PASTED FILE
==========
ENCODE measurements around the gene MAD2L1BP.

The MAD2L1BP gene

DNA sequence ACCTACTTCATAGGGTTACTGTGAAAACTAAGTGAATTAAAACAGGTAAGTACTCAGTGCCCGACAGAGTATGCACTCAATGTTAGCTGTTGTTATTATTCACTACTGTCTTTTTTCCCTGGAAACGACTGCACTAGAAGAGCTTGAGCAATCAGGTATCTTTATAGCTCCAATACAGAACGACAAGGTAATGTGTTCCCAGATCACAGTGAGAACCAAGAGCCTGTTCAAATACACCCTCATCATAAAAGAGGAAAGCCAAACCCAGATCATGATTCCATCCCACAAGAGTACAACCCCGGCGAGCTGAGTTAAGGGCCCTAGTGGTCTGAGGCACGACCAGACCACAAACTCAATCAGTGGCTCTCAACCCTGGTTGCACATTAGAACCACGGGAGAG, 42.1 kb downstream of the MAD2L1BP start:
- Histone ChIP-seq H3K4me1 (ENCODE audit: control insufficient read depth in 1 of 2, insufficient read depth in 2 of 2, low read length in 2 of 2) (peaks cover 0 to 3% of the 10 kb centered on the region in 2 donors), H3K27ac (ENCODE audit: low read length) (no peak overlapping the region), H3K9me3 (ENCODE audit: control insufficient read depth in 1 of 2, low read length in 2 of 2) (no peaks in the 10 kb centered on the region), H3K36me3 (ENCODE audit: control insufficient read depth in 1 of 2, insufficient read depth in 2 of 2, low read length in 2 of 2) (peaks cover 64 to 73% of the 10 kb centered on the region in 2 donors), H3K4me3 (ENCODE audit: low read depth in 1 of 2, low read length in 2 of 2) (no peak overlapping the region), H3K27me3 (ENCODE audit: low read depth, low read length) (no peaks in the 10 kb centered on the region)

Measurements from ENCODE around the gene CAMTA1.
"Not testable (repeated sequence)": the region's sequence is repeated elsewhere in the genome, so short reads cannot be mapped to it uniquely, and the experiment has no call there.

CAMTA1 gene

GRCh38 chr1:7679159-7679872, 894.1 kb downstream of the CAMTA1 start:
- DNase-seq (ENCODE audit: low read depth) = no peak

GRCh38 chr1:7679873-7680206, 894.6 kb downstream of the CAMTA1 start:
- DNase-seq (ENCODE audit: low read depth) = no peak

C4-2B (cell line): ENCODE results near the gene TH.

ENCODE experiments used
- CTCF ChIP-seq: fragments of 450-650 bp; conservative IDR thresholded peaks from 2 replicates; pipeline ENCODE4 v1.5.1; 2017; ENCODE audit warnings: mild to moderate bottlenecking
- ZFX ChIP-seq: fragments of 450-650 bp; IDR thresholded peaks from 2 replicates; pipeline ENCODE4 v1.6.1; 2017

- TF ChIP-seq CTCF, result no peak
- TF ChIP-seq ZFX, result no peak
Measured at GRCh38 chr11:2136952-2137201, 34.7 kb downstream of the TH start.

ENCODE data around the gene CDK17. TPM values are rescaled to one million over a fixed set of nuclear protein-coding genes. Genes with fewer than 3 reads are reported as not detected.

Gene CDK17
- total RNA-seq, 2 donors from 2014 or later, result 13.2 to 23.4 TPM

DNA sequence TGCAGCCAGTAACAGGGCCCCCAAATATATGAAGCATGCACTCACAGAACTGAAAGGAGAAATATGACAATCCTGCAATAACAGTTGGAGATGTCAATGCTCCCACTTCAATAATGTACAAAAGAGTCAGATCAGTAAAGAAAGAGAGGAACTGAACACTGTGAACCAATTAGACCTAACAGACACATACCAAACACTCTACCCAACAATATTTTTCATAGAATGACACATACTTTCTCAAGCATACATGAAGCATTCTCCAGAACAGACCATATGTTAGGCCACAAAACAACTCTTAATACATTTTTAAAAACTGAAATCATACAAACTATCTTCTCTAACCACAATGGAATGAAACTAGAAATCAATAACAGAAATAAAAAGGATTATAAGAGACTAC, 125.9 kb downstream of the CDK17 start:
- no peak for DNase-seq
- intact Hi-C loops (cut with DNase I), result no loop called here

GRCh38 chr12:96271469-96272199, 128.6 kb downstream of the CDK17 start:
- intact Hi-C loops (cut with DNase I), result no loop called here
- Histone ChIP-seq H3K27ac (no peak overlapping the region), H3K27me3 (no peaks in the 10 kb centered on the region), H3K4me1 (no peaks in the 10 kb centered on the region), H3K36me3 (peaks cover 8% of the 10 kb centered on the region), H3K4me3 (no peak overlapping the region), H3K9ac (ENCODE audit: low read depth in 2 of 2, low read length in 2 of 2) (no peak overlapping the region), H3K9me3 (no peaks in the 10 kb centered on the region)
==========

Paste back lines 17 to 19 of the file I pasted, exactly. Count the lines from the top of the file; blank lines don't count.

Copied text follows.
- TF ChIP-seq ZFX, result no peak
Measured at GRCh38 chr11:2136952-2137201, 34.7 kb downstream of the TH start.

ENCODE data around the gene CDK17. TPM values are rescaled to one million over a fixed set of nuclear protein-coding genes. Genes with fewer than 3 reads are reported as not detected.